Department of Justice rejected the complaint to investigate the obviously abusive Britney Spears Conservatorship

CV Join team Free Britney CONservatorship created by lawyers to steal
August 18, 2021

US Department of Justice
950 Pennsylvania Avenue, NW
Civil Rights Division
Disability Rights Section – 1425 NYA
Washington, D.C. 20530

Re: Case number: 94490-HGN

Violation of due process in Conservatorship of Britney Spears
Violation of civil rights in Conservatorship of Britney Spears
Individuals under conservatorship are adjudicated to lack capacity. Therefore, all conservatees
are guaranteed protections under the Americans with Disabilities Act (ADA).

In 2008, a California court placed Britney Spears under conservatorship, granting her father
James Spears nearly absolute control over Ms. Spears’ person and estate. The initial
conservatorship proceedings were characterized by denial of due process. The ensuing thirteen
years of conservatorship have been and continue to be plagued by civil rights violations. These
matters fall under the jurisdiction of the Department of Justice in their role of investigating and
prosecuting civil rights violations.

THE COURT DENIED DUE PROCESS OF LAW
The 14th Amendment states the following: No state shall make or enforce any law which shall
abridge the privileges or immunities of citizens of the United States; nor shall any state deprive
any person of life, liberty, or property, without due process of law…

DENIED NOTICE OF CONSERVATORSHIP HEARING
Probate Code 2250(e)(2) states, (2) Notice of the hearing shall be personally delivered to the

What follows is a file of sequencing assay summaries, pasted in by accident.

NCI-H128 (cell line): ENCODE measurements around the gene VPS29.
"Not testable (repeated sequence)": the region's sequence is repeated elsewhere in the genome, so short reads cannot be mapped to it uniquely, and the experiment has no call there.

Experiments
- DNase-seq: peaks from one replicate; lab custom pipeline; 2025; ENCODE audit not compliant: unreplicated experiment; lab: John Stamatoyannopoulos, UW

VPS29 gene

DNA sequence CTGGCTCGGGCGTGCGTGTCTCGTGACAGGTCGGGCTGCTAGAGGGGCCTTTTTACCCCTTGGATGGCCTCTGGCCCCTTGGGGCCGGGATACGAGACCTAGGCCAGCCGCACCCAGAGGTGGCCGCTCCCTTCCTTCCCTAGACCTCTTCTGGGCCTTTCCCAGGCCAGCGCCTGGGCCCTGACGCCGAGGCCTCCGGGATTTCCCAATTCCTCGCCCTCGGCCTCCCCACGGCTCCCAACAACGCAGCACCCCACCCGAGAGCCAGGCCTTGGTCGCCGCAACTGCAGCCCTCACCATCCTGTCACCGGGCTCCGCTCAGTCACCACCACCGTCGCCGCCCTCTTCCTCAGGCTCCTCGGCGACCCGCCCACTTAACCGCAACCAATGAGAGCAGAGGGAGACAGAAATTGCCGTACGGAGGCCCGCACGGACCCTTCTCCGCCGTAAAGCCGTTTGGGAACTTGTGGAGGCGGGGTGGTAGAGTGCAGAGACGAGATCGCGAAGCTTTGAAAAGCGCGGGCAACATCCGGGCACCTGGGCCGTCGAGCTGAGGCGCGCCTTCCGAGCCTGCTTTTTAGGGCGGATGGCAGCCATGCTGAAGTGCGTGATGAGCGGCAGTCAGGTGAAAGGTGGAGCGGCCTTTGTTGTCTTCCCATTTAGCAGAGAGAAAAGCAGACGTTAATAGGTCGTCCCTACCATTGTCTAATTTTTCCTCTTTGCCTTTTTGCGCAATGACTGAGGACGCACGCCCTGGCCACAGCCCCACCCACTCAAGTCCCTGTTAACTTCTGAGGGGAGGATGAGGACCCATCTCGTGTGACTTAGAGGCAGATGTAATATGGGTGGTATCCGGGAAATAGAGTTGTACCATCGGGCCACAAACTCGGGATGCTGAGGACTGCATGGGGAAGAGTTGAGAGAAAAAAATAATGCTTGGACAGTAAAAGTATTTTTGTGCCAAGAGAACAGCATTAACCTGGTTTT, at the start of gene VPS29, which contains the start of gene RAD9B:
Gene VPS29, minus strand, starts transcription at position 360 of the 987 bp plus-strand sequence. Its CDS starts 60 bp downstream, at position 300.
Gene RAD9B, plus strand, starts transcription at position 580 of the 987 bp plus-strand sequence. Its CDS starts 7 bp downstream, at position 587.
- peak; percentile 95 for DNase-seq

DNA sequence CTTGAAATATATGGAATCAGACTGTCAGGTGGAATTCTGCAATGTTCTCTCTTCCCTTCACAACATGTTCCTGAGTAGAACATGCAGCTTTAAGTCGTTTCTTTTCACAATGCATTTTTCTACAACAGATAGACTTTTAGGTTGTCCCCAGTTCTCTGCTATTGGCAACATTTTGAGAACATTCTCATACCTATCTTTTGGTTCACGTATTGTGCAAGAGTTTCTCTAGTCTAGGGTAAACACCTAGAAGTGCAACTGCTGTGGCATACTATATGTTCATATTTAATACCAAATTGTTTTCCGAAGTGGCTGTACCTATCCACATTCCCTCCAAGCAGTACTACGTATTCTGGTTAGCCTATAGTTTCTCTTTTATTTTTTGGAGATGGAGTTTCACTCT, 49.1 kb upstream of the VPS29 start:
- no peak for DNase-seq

proposed conservatee… Media reported that Ms. Spears was not served notice of her initial
conservatorship hearing.

DENIED RIGHT TO ATTEND CONSERVATORSHIP HEARINGS
Probate Code 2250.4 states: The proposed temporary conservatee shall attend the hearing…
Media reported that Ms. Spears was not allowed to attend her initial conservatorship hearings.

DENIED RIGHT TO COUNSEL OF CHOICE
American Civil Liberties Union (ACLU) in their 2021 Amici curiae provided extensive legal
argument supporting Ms. Spears’ right to counsel of choice. The 2021 court agreed with the
ACLU. Media reported that in 2008, Ms. Spears attempted to retain legal counsel to defend
against the conservatorship. The 2008 court dismissed Ms. Spears counsel of choice. For thirteen
years, court appointed counsel failed to represent Ms. Spears’ rights and wishes, as evidenced
by Ms. Spears’ having no knowledge of her right to petition to terminate.

CONSERVATOR AND COURT APPOINTED COUNSEL DENIED CIVIL RIGHTS
The Notice of Conservatorship states: Every conservatee has the right to be treated with